07.23.2003

FOR IMMEDIATE RELEASE JULY 23, 2003

House Votes to Continue Attacks on Patients
Amendment to End DEA Medical Marijuana Raids Defeated, 152-273
WASHINGTON, D.C. — The U.S. House of Representatives voted today to allow the Bush administration’s Drug Enforcement Administration (DEA) to continue raiding and arresting seriously ill medical marijuana patients and caregivers in states that allow the medical use of marijuana. Nevertheless, patients and advocates were cheered by the growth in the number of congressional allies since the last House vote on medical marijuana in 1998 — and by the fact that more than two thirds of House Democrats voted to protect patients. The overall vote was 152 in favor, 273 opposed, and 10 not voting.

Today’s vote came on an amendment to the Commerce-Justice-State Appropriations bill introduced by U.S. Reps. Maurice Hinchey (D-NY) and Dana Rohrabacher (R-CA). The amendment would have barred the Justice Department, including the DEA, from spending any money to raid or arrest medical marijuana patients and providers in states that have eliminated or reduced penalties for medical use of marijuana: Alaska, California, Colorado, Hawaii, Maine, Maryland, Nevada, Oregon, and Washington.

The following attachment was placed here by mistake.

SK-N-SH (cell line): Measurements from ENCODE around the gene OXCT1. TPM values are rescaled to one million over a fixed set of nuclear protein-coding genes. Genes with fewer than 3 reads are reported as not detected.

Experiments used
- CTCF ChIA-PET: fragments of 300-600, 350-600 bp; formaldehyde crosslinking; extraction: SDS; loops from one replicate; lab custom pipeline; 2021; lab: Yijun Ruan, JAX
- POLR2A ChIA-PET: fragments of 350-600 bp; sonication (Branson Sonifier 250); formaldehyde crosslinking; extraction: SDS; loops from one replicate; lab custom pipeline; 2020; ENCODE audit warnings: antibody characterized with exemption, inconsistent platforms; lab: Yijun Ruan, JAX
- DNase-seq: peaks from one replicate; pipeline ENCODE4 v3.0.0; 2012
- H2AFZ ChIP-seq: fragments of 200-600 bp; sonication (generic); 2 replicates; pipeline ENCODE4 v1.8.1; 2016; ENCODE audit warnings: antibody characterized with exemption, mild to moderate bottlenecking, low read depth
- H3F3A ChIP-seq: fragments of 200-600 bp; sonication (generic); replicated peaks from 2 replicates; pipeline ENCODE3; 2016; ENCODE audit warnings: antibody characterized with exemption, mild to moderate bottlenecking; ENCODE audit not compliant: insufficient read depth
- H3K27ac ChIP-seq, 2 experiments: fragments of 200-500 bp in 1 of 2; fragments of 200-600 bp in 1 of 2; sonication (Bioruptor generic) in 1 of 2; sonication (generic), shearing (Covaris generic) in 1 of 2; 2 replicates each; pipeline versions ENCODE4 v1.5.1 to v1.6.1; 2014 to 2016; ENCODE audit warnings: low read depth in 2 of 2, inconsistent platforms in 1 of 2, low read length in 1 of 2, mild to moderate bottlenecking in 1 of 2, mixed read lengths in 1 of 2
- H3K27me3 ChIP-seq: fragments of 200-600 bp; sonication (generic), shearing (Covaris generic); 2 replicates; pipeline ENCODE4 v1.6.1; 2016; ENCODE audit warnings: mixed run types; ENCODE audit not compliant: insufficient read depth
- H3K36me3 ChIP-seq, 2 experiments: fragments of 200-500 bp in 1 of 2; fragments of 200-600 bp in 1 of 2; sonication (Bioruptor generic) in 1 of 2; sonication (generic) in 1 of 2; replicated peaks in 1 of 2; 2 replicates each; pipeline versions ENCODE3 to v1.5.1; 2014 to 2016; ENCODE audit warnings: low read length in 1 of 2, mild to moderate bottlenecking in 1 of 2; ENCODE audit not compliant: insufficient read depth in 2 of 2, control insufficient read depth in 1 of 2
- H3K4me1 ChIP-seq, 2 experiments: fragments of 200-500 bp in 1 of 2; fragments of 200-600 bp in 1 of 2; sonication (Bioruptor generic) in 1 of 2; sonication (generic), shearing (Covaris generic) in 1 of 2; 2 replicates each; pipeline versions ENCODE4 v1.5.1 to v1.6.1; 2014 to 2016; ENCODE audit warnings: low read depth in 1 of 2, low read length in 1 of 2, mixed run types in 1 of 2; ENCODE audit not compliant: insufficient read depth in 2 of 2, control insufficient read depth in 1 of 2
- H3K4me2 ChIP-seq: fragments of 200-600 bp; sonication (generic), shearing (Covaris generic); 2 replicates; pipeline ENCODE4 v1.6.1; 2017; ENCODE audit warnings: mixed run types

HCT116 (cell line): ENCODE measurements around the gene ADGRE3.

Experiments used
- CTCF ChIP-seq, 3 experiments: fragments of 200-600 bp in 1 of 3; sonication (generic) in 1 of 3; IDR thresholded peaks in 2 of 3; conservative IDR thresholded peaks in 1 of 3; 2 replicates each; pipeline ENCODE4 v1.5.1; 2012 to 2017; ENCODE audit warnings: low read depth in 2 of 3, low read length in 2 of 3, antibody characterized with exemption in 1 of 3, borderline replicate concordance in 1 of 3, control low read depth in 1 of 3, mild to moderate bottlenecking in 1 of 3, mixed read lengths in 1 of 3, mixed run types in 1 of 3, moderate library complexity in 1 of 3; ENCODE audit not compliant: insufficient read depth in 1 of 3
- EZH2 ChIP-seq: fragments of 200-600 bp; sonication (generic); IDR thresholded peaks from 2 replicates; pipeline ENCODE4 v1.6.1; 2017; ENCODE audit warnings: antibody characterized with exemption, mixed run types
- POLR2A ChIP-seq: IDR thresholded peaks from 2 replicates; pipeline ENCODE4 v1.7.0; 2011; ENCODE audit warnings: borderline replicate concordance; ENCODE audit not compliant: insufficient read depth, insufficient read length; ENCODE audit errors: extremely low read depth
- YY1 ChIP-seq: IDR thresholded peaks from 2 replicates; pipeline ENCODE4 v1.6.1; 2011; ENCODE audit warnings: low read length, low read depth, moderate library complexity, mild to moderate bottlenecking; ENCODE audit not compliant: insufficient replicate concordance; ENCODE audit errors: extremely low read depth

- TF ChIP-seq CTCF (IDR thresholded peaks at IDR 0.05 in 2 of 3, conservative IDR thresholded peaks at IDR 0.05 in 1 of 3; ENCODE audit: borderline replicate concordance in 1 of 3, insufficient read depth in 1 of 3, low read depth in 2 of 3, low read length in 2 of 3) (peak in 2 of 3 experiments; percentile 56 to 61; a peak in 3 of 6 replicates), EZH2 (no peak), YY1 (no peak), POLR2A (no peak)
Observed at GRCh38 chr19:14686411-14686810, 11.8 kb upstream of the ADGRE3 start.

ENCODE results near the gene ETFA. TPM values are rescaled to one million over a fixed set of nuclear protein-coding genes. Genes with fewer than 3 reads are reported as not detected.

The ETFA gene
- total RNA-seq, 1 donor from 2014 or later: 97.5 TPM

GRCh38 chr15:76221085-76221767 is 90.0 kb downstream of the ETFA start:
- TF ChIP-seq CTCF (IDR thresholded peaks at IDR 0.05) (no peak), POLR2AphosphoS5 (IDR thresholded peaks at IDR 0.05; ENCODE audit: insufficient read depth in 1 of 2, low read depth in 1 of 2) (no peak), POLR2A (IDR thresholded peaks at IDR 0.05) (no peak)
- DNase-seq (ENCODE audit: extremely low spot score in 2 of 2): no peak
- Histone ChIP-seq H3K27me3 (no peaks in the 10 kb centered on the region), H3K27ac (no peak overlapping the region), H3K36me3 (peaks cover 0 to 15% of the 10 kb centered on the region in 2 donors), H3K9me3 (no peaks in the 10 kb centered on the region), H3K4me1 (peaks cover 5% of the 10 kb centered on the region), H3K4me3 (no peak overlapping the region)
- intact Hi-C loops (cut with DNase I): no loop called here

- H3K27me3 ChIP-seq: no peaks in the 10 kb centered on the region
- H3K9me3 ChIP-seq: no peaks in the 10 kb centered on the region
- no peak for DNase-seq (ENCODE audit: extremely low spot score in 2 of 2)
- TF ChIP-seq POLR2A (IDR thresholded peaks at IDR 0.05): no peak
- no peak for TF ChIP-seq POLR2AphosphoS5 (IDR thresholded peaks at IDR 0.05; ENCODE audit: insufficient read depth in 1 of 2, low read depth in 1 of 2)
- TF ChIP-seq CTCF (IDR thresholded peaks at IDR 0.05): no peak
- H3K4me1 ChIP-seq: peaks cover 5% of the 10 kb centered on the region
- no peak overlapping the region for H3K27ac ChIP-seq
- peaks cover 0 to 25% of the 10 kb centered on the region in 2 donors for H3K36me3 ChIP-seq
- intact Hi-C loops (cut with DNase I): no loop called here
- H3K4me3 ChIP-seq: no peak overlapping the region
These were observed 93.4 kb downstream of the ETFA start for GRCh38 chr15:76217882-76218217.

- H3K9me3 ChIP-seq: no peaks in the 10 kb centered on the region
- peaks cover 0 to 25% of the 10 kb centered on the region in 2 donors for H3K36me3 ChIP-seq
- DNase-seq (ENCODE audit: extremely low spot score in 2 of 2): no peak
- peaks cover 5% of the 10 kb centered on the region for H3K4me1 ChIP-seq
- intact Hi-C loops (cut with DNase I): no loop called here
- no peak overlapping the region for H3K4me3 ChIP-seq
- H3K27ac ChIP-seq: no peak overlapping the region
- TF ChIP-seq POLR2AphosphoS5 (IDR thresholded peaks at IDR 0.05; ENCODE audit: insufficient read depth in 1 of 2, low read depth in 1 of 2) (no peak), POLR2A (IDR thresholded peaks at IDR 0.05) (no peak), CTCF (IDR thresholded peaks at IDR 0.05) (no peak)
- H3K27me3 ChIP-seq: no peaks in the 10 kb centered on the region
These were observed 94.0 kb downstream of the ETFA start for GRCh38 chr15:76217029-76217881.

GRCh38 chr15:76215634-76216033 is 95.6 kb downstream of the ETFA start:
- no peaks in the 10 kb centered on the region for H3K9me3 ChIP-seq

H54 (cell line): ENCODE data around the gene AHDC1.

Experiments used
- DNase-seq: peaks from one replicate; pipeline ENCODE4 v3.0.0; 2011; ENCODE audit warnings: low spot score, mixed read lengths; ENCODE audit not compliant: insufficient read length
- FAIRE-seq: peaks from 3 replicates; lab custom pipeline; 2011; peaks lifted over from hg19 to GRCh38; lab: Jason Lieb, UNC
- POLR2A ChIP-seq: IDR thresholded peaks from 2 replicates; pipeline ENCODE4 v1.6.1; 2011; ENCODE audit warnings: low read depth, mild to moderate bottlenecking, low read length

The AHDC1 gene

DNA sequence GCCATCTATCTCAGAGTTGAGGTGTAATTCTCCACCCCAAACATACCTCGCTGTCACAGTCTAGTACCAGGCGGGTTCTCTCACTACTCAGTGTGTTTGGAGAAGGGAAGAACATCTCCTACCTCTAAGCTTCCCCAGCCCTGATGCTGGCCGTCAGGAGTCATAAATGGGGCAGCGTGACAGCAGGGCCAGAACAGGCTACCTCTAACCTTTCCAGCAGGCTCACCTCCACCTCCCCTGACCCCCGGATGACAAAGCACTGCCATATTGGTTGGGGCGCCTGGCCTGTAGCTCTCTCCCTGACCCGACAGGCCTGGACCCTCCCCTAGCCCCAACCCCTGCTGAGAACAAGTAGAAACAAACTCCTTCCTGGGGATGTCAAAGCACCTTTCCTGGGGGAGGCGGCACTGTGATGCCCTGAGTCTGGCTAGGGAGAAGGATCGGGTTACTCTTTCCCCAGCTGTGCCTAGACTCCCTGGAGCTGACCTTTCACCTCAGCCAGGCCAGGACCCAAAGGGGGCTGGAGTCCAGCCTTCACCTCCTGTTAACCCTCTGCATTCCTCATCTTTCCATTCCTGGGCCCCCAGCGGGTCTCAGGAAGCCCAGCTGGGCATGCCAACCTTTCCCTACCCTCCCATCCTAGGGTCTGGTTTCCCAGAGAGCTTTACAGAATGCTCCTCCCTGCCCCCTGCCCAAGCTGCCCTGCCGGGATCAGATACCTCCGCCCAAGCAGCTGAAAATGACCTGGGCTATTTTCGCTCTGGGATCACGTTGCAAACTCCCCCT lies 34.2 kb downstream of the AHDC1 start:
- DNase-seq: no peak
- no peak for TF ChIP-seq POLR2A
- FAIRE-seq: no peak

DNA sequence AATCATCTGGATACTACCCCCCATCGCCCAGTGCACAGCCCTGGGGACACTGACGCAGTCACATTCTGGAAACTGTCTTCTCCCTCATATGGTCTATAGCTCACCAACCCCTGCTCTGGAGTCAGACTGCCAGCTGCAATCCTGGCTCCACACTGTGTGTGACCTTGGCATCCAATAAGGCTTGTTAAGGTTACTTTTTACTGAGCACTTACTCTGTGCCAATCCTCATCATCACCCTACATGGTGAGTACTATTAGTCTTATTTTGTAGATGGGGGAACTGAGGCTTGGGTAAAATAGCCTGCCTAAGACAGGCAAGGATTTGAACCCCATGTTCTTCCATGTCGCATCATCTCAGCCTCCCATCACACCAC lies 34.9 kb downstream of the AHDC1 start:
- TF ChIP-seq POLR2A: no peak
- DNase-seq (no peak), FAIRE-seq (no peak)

“By defeating this amendment, the House today guaranteed that patients battling cancer, AIDS, MS, and other terrible illnesses who find relief from medical marijuana will continue to be rousted out of their beds by armed DEA agents, arrested, handcuffed, and jailed,” said Steve Fox, director of government relations for the Marijuana Policy Project in Washington, D.C. “This will happen even in states where the voters or state legislators have acted to protect patients from just this sort of cruelty and violence.

“It is particularly shocking that only 15 Republicans — who regularly advocate for states’ rights and reduced federal power — voted to end the DEA’s attacks on the sick,” Fox continued. “Nevertheless, the 152 votes in favor or protecting patients represent a 62% increase over the last House vote on medical marijuana, so we’ve made major progress. We are encouraged that more than two thirds of Democrats voted to protect patients.”

In 1998, the House passed a resolution condemning state medical marijuana laws by a vote of 311-94.

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